SUBJECT: Experience with Everyday Portlanders
GRADE: A
COMMENTS:
 Fred turned a seedy strip club in North Portland into a neighborhood bar called Shanny’s Tavern. It was a good place, and patrons enjoyed its homey environment and friendly owner/bartender. The beer was good, too—Fred was an early adopter of Portland’s renowned microbrews. As its owner, he employed up to ten people at a time, and paid a wage that was well above the market standard. Even after he left the bar business, he maintained his focus on building relationships as a Realtor and as a community activist, and counts people from a great variety of cultures, neighborhoods, political stances, and socioeconomic levels as his friends and confidantes. As a candidate, Fred has still has been known for his openness to talking about the issues and listening to people’s hopes and concerns. Chat him up next time you see him out and about, or give him a call—he’ll talk to anyone, anytime.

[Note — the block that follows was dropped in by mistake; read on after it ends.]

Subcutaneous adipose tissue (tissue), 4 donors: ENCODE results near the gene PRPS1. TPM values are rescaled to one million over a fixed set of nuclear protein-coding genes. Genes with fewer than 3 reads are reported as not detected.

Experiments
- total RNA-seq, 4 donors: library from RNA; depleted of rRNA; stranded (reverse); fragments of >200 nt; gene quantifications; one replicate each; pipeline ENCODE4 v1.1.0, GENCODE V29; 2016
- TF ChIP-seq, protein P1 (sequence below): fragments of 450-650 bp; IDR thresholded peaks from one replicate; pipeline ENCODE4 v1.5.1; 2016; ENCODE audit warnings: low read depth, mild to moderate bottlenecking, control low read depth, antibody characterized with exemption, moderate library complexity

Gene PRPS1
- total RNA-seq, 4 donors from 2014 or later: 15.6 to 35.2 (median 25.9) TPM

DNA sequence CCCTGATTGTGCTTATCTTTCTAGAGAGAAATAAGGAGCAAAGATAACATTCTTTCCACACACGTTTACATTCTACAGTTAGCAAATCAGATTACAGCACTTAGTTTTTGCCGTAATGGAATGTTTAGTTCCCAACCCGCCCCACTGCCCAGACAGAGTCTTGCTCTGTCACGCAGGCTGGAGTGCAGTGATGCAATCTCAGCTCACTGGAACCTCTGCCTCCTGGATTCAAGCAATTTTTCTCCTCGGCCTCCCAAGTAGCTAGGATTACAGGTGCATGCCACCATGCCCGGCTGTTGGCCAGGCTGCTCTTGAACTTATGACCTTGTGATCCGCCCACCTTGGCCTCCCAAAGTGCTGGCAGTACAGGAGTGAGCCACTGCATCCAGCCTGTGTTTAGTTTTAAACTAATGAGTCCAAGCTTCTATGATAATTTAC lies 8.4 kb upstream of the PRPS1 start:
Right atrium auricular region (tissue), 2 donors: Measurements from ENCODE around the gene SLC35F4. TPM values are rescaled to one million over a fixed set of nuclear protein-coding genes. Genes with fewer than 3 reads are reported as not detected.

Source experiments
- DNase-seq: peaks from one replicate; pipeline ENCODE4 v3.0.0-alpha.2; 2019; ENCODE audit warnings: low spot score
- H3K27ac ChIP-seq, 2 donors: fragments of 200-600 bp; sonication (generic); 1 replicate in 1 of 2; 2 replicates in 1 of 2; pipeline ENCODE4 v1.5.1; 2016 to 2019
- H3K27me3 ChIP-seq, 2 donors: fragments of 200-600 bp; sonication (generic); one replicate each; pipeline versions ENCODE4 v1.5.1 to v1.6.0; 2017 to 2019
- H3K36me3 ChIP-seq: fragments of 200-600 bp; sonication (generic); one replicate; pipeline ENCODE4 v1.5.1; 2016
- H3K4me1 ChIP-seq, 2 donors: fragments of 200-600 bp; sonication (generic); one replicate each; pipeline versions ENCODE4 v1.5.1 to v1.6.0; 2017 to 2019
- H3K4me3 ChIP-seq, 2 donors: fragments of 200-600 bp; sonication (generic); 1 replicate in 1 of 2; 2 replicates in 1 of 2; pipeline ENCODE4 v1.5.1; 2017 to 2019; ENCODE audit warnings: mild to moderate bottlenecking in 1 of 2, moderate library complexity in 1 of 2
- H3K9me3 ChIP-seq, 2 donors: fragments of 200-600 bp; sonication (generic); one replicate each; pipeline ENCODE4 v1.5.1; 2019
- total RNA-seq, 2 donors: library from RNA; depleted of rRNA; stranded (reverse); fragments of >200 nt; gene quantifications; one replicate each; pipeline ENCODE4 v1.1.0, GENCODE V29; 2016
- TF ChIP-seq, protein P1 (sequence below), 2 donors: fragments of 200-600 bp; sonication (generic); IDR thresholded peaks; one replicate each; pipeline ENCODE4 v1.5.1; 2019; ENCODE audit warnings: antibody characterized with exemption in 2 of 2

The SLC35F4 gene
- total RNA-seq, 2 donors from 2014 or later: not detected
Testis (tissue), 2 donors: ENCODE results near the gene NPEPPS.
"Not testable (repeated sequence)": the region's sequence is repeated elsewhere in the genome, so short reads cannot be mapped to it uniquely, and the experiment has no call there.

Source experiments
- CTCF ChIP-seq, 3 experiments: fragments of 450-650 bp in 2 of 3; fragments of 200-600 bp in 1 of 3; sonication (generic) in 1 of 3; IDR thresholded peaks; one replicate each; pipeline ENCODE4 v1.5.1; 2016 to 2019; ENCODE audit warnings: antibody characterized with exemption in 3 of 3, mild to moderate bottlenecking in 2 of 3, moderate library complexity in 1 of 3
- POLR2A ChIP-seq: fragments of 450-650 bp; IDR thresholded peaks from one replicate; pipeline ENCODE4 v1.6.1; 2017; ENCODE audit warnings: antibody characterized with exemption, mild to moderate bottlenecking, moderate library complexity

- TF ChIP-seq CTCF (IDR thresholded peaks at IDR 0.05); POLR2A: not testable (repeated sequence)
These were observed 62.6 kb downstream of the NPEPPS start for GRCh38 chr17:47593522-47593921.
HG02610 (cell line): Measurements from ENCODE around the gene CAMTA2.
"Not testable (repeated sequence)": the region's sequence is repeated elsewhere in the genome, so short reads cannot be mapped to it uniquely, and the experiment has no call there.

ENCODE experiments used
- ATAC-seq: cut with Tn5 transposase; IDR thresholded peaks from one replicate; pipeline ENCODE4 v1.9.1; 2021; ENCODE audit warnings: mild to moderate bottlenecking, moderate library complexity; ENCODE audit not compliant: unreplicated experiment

SUBJECT: Appreciation for the Nitty-Gritty
GRADE: A
COMMENTS:
 Fred knows what it takes to be a City Commissioner. His service on the Metro Future Vision Commission is a testament to his ability to apply personal experience as a Portlander and professional expertise as a Realtor and banker to making the City of Portland a better place. On the Commission, Fred dove wholeheartedly into the details of urban planning, from traffic engineering to population dynamics, and by listening, researching, and asking questions, he helped the Commission. Fred has a lot of good and bold ideas, like instituting land banking in Portland, or mandating micro-generation of power on newly-constructed buildings, but he recognizes that any good idea is rooted in many layers of research and analysis. Unlike many on the current City Council, Fred only proposes ideas that he knows to be airtight, and refuses to offer “feel good” solutions that accomplish only superficial change.